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Plate 1 - Bethlehem in Early Spring

It was a day I shall never forget. We arrived on the hill overlooking Bethlehem while it was yet dark. What would it have been like the day Jesus was born? Snowy, wintry paradigms would soon melt away with the rising of the sun.

The beautiful hillside was covered with new red poppies. The greens were vibrant and fresh. In the distance a donkey started braying and here and there a dog was barking. The rooster started crowing and the land began to awaken. Nearby a flock of bleating, spring lambs could be heard. The ancient wall before us seemed to frame old Bethlehem. The date was April 6th, the true birthday of Jesus.

Years later this would become the photograph of Bethlehem used in the Church's publication of the scriptures.
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Plate 1 - Dairy Hill Horizontal

The golden-yellow leaves of the sugar maple begin their downward glide to the ground. Each tree forms a cover quilted by nature to capture the moisture of the oncoming winter. The constant chattering of the gray squirrels indicates the gathering—a time to prepare for the change of the seasons.

In this obscure spot in Vermont, in 1805, came a similar change of seasons. Golden maple leaves, yes, but much more. The breezes were blowing in a new awakening. The earth itself and all her inhabitants were about to enter a new season. It was not marked on the calendar or announced in the newspaper, but after centuries of silence from the heavens, when humanity claimed that the Lord had grown quiet, something was about to happen.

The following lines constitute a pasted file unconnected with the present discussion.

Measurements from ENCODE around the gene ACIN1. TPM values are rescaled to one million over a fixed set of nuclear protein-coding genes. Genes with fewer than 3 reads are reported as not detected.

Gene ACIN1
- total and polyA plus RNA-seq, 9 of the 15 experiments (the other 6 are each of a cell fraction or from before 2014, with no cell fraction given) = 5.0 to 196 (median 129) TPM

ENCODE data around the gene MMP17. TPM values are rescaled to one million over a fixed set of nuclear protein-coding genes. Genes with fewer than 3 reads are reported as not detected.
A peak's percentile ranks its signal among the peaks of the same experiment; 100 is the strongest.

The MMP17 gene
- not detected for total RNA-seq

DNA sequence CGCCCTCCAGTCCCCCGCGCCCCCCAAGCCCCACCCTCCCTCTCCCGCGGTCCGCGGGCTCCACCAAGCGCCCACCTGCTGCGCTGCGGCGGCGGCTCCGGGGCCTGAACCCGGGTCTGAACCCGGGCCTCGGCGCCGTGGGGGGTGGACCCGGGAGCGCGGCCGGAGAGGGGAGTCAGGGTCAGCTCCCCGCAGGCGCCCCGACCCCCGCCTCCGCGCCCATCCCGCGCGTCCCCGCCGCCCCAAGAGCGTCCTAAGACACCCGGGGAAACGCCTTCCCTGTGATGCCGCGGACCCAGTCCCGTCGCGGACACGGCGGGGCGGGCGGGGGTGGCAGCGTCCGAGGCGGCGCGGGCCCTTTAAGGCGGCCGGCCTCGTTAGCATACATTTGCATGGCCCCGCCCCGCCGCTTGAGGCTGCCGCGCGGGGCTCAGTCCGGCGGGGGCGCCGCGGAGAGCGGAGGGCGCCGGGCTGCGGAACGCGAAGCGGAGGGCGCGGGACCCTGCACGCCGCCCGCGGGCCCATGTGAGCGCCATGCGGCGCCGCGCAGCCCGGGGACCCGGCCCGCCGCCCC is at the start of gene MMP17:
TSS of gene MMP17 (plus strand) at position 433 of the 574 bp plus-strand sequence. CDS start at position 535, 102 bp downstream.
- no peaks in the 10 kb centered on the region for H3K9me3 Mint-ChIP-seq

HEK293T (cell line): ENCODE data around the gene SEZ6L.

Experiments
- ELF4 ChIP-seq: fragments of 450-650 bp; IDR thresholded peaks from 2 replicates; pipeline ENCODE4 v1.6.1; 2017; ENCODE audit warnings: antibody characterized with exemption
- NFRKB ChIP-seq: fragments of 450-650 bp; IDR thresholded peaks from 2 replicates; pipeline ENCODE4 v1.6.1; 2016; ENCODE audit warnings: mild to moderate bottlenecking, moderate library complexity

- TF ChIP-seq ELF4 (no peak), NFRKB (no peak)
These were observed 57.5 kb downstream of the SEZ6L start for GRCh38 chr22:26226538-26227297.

Thirty-year old Lucy Mack Smith was nearing her delivery of a baby boy just a few hundred yards from this line of sugar maples here on Dairy Hill. That baby was Joseph Smith, Jr. and he would be born the day after the longest night of darkness, the day when the light begins to return to the earth.

This photograph is available as a horizontal landscape (as shown) or as a vertical.
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Plate 1 - Guatemala Highlands Shock of Wheat

Agricultural methods in many areas of the Guatemalan highlands have not changed for hundreds of years. The indigenous tribes still hand-cut their wheat and tie and stack them in beautiful shocks.

Grain is mentioned more than 20 times in the Book of Mormon. One sign of blessings from heaven was when it was raised in abundance. It was used in weights and measures and as a from of payment. It was shared freely when the people were righteous.

"And now, because of the steadiness of the church they began to be exceedingly rich, having abundance of all things whatsoever they stood in need--an abundance of flocks and herds, and fatlings of every kind, and also abundance of grain...

"And thus, in their prosperous circumstances, they did not send away any who were naked, or that were hungry, or that were athirst, or that were sick, or that had not been nourished...therefore they were liberal to all, both old and young, both bond and free, both male and female, whether out of the church or in the church, having no respect to persons as to those who stood in need."

This beautiful shock of wheat is a reminder of the blessings of the Lord in your life.
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